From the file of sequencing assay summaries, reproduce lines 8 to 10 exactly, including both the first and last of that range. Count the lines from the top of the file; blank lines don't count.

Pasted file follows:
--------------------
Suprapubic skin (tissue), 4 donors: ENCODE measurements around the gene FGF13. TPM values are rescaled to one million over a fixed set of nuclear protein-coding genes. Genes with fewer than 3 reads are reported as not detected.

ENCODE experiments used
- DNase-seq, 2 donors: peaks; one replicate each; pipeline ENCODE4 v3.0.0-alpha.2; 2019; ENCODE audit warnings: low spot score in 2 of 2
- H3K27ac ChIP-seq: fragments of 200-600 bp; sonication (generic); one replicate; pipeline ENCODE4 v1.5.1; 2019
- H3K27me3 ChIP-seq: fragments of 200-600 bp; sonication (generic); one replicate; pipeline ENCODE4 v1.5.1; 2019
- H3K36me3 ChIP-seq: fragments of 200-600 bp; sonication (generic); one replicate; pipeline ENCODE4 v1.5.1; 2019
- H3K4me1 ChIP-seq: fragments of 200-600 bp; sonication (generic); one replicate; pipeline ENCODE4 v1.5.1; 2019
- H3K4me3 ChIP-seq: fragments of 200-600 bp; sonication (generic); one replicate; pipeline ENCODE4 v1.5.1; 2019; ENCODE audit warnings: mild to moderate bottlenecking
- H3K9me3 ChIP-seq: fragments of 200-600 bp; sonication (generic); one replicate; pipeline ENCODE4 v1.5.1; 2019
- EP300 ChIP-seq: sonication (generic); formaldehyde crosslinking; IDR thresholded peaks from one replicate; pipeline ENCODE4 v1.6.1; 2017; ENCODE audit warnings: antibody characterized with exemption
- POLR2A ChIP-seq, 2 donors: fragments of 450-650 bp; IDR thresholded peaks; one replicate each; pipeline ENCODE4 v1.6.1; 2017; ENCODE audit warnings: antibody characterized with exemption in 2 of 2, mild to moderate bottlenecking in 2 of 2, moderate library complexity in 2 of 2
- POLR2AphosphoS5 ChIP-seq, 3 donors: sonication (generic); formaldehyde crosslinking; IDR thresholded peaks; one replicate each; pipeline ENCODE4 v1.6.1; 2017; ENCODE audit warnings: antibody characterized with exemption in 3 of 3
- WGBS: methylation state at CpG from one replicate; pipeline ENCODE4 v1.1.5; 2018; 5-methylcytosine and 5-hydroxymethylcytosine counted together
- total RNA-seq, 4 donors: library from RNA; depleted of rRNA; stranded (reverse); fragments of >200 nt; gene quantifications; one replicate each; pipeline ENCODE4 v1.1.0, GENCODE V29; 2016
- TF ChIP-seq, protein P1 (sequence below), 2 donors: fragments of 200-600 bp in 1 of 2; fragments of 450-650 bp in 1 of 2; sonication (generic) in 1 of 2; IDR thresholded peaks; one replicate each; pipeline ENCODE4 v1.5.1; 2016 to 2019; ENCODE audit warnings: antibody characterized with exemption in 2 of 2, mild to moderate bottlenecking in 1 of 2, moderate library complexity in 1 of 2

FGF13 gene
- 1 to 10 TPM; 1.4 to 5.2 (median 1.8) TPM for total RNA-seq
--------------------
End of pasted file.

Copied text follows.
- H3K4me3 ChIP-seq: fragments of 200-600 bp; sonication (generic); one replicate; pipeline ENCODE4 v1.5.1; 2019; ENCODE audit warnings: mild to moderate bottlenecking
- H3K9me3 ChIP-seq: fragments of 200-600 bp; sonication (generic); one replicate; pipeline ENCODE4 v1.5.1; 2019
- EP300 ChIP-seq: sonication (generic); formaldehyde crosslinking; IDR thresholded peaks from one replicate; pipeline ENCODE4 v1.6.1; 2017; ENCODE audit warnings: antibody characterized with exemption